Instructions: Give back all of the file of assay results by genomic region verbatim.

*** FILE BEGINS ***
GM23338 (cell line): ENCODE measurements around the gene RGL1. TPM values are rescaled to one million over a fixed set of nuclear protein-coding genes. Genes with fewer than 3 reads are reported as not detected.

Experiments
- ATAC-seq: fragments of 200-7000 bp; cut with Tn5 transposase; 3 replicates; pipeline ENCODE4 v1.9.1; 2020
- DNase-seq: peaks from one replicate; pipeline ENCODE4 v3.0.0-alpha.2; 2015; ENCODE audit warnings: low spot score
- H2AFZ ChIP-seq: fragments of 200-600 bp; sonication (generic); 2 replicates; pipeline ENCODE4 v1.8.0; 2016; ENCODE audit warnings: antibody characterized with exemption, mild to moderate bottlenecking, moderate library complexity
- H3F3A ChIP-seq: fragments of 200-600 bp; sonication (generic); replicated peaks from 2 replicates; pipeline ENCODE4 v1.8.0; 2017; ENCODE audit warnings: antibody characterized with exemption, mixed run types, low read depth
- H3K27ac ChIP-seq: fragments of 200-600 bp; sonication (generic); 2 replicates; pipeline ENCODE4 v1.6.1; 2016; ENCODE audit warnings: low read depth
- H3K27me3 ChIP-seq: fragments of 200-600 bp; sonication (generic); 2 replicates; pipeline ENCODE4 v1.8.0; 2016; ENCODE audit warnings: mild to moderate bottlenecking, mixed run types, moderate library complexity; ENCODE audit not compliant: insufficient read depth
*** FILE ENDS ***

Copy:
GM23338 (cell line): ENCODE measurements around the gene RGL1. TPM values are rescaled to one million over a fixed set of nuclear protein-coding genes. Genes with fewer than 3 reads are reported as not detected.

Experiments
- ATAC-seq: fragments of 200-7000 bp; cut with Tn5 transposase; 3 replicates; pipeline ENCODE4 v1.9.1; 2020
- DNase-seq: peaks from one replicate; pipeline ENCODE4 v3.0.0-alpha.2; 2015; ENCODE audit warnings: low spot score
- H2AFZ ChIP-seq: fragments of 200-600 bp; sonication (generic); 2 replicates; pipeline ENCODE4 v1.8.0; 2016; ENCODE audit warnings: antibody characterized with exemption, mild to moderate bottlenecking, moderate library complexity
- H3F3A ChIP-seq: fragments of 200-600 bp; sonication (generic); replicated peaks from 2 replicates; pipeline ENCODE4 v1.8.0; 2017; ENCODE audit warnings: antibody characterized with exemption, mixed run types, low read depth
- H3K27ac ChIP-seq: fragments of 200-600 bp; sonication (generic); 2 replicates; pipeline ENCODE4 v1.6.1; 2016; ENCODE audit warnings: low read depth
- H3K27me3 ChIP-seq: fragments of 200-600 bp; sonication (generic); 2 replicates; pipeline ENCODE4 v1.8.0; 2016; ENCODE audit warnings: mild to moderate bottlenecking, mixed run types, moderate library complexity; ENCODE audit not compliant: insufficient read depth